A cocky grin replaced the pout. "Aaaah! So that's why you're here, is it? Been obsessin' about that thwarted kiss, have you?" His voice lowered suggestively as he leaned forward, peering up at her through his dark lashes. "You wanted it, and I denied you. And Lizzie Swann is accustomed to getting what she wants…"

She rolled her eyes. "Oh, yes … of course. That has to be it! There's no other reason I could be in Tortuga, except to hunt you down for that elusive Last Kiss."

He leaned back in his chair, his grin turning smug. The lady doth protest too much, methinks … "Can't say as I blame you, luv. You'd not be the first lass who's gone to extraordinary lengths for the pleasure and the privilege of a kiss from Captain Jack Sparrow! In fact, I'm renowned far and wide for my osculatory prowess."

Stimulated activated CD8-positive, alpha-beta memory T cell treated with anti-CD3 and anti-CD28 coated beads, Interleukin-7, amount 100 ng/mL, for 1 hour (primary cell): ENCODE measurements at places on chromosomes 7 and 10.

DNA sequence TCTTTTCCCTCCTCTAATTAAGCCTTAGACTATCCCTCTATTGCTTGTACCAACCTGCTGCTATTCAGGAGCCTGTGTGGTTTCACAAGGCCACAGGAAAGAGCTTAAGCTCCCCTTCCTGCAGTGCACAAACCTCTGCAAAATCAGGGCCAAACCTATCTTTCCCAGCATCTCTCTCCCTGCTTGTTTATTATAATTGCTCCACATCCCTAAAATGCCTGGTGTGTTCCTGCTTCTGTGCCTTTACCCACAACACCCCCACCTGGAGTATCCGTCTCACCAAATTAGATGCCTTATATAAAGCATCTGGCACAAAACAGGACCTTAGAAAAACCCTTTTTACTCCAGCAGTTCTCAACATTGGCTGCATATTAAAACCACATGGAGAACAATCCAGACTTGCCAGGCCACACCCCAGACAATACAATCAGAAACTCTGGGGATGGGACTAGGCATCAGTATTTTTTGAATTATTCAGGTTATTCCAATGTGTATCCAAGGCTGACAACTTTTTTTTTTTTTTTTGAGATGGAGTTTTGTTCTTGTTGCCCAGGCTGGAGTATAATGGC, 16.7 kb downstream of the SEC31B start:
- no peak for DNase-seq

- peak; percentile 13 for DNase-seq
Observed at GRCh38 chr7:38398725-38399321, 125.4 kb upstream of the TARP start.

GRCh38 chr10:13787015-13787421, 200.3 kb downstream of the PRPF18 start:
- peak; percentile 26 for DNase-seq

"As well as, no doubt, for your enormous ego."

He smirked. "It's not egotism, luv, if it's all true! Need I produce sworn, signed affidavits from the lasses in question?"

"No doubt, forged ones…"

He leaned closer, with a rather nasty, virgin-eating pirate smile. "And, speaking of … enormous things. Perhaps you'd care to repair to one of the Bride's private rooms, where I can give you a … ahem … personal demonstration of said prowess…?"

She eyed him, dubiously. "At kissing?"

He allowed his eyes to wander up and down her, and was pleased to see her face flush. Interestin'… "Among other things…"

She emitted a small, rather unladylike snort. "Thank you … but no, thank you."